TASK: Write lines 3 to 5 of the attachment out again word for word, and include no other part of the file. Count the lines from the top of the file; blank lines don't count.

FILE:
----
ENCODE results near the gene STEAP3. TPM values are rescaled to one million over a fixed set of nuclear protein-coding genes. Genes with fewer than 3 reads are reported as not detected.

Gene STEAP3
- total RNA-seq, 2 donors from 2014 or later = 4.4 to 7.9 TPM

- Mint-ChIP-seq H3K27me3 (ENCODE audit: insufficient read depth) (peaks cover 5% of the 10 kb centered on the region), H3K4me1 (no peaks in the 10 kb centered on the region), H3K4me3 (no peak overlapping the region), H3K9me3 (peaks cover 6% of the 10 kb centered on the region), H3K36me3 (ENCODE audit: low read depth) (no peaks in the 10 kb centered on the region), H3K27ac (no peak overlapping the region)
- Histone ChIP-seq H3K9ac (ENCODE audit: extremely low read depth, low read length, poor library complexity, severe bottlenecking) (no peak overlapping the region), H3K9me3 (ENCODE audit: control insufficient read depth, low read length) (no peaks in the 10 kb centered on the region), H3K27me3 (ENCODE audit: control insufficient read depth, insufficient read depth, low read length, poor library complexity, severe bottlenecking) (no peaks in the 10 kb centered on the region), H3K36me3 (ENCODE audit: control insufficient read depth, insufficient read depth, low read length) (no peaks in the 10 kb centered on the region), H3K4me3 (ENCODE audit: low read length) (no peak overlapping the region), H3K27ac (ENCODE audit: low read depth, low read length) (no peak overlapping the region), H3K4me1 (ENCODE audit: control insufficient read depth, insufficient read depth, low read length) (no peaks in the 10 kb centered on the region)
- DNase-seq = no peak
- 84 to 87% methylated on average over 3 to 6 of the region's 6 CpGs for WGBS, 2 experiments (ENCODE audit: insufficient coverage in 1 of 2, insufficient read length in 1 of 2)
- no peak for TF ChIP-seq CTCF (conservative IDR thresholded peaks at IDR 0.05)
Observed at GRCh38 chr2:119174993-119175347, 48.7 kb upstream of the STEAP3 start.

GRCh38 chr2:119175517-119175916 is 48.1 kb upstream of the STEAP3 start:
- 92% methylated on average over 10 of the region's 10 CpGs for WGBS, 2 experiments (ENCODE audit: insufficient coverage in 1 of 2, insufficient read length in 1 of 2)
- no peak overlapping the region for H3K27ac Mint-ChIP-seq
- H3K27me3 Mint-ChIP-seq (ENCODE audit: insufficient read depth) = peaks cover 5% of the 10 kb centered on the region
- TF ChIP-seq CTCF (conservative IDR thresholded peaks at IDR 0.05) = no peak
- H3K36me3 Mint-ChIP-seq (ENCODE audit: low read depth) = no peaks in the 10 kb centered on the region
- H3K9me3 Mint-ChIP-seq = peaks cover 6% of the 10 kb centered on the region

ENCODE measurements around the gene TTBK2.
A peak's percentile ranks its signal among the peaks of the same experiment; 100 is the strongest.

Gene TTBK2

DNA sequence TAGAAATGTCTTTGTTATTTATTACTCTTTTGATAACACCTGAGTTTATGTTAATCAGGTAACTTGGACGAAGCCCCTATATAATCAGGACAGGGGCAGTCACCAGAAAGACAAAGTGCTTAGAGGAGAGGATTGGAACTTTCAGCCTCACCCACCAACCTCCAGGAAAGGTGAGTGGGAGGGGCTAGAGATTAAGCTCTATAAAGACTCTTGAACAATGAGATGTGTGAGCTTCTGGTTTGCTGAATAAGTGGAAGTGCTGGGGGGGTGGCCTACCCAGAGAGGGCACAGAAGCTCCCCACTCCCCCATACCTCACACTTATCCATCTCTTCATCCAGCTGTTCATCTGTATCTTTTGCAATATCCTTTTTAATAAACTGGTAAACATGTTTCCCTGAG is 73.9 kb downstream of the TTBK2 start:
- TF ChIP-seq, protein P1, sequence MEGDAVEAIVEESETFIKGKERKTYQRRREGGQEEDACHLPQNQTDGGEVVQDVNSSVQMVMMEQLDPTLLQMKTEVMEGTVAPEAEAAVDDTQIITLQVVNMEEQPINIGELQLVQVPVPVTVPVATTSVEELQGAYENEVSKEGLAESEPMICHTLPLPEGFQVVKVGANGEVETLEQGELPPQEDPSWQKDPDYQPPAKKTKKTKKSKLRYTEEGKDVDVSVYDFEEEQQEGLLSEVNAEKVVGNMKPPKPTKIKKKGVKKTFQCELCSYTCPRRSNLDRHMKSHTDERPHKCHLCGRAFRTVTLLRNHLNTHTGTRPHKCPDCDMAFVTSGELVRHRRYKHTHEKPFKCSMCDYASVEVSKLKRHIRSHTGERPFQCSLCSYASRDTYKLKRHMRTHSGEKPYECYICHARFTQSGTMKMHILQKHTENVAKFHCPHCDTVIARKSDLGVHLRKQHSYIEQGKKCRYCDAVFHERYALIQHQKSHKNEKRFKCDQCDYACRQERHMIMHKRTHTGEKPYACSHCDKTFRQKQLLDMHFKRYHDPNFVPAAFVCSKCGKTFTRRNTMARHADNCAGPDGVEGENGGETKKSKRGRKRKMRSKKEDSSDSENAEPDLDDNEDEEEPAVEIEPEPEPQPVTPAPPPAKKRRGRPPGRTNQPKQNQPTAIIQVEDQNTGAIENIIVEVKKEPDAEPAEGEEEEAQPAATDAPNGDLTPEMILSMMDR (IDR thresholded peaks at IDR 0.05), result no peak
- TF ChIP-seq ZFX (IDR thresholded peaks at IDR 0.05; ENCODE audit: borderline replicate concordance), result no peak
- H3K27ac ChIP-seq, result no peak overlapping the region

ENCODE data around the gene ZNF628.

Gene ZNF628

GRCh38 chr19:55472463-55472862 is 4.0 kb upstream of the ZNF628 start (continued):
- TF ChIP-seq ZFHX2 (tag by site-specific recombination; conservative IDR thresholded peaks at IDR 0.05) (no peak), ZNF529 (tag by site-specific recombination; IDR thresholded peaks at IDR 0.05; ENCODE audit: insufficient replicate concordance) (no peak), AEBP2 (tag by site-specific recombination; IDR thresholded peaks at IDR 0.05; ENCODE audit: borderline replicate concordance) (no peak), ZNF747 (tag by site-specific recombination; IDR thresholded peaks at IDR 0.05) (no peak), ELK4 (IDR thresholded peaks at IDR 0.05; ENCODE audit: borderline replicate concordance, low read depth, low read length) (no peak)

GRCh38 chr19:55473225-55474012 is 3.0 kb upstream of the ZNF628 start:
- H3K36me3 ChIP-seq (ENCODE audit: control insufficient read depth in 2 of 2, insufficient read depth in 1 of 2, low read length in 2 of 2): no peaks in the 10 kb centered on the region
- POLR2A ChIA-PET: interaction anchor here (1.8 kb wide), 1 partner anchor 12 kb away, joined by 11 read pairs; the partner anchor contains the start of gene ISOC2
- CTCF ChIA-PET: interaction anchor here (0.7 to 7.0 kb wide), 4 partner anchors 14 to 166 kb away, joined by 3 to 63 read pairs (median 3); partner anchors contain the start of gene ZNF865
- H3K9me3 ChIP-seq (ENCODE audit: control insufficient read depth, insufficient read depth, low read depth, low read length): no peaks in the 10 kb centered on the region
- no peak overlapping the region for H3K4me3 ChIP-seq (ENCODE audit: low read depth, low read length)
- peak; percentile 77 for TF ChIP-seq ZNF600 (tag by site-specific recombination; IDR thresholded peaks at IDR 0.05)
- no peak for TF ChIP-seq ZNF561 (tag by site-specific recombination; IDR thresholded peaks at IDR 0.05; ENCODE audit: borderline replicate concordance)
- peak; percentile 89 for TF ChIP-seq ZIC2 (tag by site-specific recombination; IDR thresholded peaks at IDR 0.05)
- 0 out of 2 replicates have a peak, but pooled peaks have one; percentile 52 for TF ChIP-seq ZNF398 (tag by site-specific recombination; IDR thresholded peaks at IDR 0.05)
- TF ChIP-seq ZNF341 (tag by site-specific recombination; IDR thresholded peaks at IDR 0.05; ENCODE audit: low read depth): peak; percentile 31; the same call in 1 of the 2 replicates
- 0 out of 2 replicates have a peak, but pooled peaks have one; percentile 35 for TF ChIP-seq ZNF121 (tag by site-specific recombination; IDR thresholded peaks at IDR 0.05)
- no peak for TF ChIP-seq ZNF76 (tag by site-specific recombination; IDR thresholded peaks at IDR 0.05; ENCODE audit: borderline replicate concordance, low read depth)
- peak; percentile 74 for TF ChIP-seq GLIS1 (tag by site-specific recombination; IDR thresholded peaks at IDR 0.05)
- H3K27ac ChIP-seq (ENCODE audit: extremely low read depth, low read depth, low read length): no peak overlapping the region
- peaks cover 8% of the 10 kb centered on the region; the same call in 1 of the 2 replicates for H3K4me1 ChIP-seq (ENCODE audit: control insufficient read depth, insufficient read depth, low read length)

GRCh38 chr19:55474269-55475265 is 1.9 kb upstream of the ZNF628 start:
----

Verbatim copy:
- total RNA-seq, 2 donors from 2014 or later = 4.4 to 7.9 TPM

- Mint-ChIP-seq H3K27me3 (ENCODE audit: insufficient read depth) (peaks cover 5% of the 10 kb centered on the region), H3K4me1 (no peaks in the 10 kb centered on the region), H3K4me3 (no peak overlapping the region), H3K9me3 (peaks cover 6% of the 10 kb centered on the region), H3K36me3 (ENCODE audit: low read depth) (no peaks in the 10 kb centered on the region), H3K27ac (no peak overlapping the region)
- Histone ChIP-seq H3K9ac (ENCODE audit: extremely low read depth, low read length, poor library complexity, severe bottlenecking) (no peak overlapping the region), H3K9me3 (ENCODE audit: control insufficient read depth, low read length) (no peaks in the 10 kb centered on the region), H3K27me3 (ENCODE audit: control insufficient read depth, insufficient read depth, low read length, poor library complexity, severe bottlenecking) (no peaks in the 10 kb centered on the region), H3K36me3 (ENCODE audit: control insufficient read depth, insufficient read depth, low read length) (no peaks in the 10 kb centered on the region), H3K4me3 (ENCODE audit: low read length) (no peak overlapping the region), H3K27ac (ENCODE audit: low read depth, low read length) (no peak overlapping the region), H3K4me1 (ENCODE audit: control insufficient read depth, insufficient read depth, low read length) (no peaks in the 10 kb centered on the region)